The first animation I created, was the idle animation for Neko.
To make an interesting idle animation, I applied these animation principles below:
- Anticipation – Movement of the eyes before looking away
- Secondary Action – Subtle movement on the ears and eyes movement
- Wave Action – Looping tail animation
- Squash and Stretch – The bouncy feeling when Neko is looking away
As you see above, the character looks more lively and bouncy just by adding a simple Squash and Stretch.
After adding Secondary action to the ear, Neko has this subtle ear movement which gives it more life. Although it’s not Disney quality, it’s better than having a sluggish character.
I started with Spine. Getting into the flow was easy since I had been using it for a while.
It is easy to export the animation for Unity. My opinion about Spine is that it is a very lightweight software, it loads fast, it’s easy to pick up, and the quality is out of this world. There are lots of Spine animators out there and it is not hard to find someone to help out with your games.
I tried using Anima2D because I read about some runtime issues for Spine. The animation data from Spine has to be exported to JSON to import into Unity. (Hmmm… isn’t it similar to other 3d software? Exporting to FBX with all the data?) Anyway, Anima2D is a great tool and it was very well integrated into Unity, I tried rigging a character and did a quick animation test, everything feels good. And I heard that the guy who developed the tool was hired by Unity. Check out the screen capture for rigging the tail.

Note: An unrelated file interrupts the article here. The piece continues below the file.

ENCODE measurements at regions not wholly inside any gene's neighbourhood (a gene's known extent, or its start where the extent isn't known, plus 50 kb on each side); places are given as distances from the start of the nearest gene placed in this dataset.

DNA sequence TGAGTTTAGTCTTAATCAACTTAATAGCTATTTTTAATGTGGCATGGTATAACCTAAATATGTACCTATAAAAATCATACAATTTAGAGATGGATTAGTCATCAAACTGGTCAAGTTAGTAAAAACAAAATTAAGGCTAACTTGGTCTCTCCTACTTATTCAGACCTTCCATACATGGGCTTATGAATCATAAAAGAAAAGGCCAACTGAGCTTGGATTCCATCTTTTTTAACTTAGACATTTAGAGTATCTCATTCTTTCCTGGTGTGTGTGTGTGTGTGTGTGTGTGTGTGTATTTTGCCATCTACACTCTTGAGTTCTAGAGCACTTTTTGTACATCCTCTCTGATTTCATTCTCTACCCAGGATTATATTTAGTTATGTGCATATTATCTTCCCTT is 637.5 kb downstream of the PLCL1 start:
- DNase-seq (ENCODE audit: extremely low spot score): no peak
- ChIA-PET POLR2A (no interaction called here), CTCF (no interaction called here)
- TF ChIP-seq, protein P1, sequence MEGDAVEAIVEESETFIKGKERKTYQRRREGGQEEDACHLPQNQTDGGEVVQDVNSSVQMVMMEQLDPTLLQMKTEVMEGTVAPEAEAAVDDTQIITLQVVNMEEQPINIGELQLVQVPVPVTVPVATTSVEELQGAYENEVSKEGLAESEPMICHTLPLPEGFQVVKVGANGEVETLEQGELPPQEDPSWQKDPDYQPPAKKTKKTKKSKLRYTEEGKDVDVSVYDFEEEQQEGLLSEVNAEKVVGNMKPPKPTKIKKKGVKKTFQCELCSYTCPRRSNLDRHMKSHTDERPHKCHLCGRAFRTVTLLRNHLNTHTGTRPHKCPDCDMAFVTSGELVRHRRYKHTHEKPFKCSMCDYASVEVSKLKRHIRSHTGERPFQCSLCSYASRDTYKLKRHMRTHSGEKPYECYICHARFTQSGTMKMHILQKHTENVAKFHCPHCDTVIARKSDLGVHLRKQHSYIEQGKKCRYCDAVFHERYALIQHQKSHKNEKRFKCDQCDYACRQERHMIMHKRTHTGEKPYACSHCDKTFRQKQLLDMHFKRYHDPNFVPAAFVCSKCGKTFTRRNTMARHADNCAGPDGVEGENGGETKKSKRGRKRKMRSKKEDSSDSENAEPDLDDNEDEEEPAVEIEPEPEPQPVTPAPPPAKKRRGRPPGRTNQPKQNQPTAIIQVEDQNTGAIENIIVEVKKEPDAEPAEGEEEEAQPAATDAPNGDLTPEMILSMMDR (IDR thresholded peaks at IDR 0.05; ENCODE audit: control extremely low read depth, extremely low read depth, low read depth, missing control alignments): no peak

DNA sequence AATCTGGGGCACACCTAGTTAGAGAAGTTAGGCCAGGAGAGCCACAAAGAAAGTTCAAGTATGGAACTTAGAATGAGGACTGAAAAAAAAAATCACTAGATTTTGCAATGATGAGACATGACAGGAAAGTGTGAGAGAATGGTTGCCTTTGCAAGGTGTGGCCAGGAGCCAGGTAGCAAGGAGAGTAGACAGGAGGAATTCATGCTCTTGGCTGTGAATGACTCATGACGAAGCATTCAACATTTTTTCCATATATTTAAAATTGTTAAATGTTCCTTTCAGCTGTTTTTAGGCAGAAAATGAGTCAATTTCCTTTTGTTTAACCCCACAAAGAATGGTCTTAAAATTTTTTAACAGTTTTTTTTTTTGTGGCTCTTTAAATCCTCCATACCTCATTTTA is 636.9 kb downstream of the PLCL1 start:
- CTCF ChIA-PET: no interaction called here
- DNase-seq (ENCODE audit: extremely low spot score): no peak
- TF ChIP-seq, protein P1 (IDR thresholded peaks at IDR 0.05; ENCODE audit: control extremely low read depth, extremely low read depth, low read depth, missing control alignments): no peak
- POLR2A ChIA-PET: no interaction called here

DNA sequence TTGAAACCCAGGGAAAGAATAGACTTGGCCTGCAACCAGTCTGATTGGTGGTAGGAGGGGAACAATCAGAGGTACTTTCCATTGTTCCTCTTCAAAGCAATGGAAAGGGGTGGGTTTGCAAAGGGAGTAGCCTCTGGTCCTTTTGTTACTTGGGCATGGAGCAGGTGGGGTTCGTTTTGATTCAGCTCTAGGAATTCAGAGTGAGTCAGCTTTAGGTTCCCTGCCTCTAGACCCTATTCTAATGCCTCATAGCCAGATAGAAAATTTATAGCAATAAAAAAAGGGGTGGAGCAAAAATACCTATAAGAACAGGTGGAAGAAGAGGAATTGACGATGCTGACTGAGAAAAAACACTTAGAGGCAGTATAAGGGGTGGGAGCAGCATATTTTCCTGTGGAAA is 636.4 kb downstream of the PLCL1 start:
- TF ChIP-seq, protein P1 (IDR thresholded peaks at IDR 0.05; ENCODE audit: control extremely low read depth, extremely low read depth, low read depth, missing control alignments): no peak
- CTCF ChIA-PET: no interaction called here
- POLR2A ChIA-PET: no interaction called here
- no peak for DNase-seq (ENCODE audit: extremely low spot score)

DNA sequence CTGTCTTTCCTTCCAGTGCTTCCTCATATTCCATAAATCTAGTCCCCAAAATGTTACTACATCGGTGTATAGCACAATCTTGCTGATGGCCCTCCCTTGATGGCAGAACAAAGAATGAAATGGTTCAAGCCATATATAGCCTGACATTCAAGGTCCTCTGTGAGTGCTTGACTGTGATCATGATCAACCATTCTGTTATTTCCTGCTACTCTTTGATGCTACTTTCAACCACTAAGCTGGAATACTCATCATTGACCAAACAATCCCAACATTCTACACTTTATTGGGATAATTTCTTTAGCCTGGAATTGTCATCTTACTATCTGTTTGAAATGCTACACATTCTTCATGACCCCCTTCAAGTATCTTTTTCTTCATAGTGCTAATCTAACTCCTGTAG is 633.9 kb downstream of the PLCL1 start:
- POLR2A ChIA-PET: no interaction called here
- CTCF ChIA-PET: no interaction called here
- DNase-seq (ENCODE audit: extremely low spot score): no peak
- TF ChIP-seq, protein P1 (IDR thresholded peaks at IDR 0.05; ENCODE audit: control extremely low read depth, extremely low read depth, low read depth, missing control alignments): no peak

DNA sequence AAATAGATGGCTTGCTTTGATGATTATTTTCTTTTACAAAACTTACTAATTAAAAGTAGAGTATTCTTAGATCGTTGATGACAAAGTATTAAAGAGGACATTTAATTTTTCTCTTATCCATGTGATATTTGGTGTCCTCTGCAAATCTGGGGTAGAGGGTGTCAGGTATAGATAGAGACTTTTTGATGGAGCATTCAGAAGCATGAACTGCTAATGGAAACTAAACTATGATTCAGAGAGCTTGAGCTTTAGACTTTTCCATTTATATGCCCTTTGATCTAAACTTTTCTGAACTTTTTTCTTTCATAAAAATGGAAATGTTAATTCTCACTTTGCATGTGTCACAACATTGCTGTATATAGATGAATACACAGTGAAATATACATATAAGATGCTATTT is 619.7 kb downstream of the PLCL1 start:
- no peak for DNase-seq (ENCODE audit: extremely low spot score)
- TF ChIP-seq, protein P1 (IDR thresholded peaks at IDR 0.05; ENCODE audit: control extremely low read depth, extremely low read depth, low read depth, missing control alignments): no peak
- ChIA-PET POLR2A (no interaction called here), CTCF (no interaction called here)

And finally, I installed Unity’s 2D Animation package and explored around, and followed their online documentation. To my surprise, the tool worked very well for me. Even though it’s still a “preview” feature. Thanks to the talented team at Unity who are still catching bugs and improving the software while I’m writing this post. The tool is similar to Spine and Anima2D, and the development flow seems to be more integrated than Anima2D. You can check out how I set up the character’s sprite, bones and rig below.
After testing out the 3 different tools, I felt that there’s not much difference between Anima2D and Unity’s 2D Animation. Although Spine a more powerful tool and it’s easier to find animators who know how to use Spine, I decided to go with Unity’s native 2D Animation.
Reason being, I’m not a real programmer. I chose a native tool, so I have lesser things to troubleshoot when there are Game Engine upgrades. But these were just my personal opinions.
If you have any questions or feedback, feel free to send me an email. 🙂
Truth is… I couldn’t sit still and go through the whole online course. My brain was filled with little scenes of what I can do in Unity.
I thought it’s time to start something more exciting – Design a game that I’m capable of completing by myself.
Nekomancer was conceived after having these thoughts in my head
- How about a Necromancer game?
- Nah… necromancer is so overused.
- And I thought about my wife’s puns.
- Hmmm… how about Neko-mancer?
- He can raise undead cats to help him.
- Ahh~ cute and deadly, a lethal combo.
- Alright, I think it’s going to be awesome!
In 2018, after much discussion with my wife, I decided to start developing games again. After considering different game engines, I took the leap to start learning Unity(again) after my last attempt in 2011. (Unity version 2.5?)
Compared to 2011, there are so much more resources available, and so many assets to speed up the game development.
I started my indie journey with this online course, The Ultimate Guide to Game Development with Unity, the course is very structured, and introduced a lot of the concept behind how Unity works.
Unity also has lots of new 2D features that are so helpful in creating 2D games. I felt that I made the right choice moving to Unity.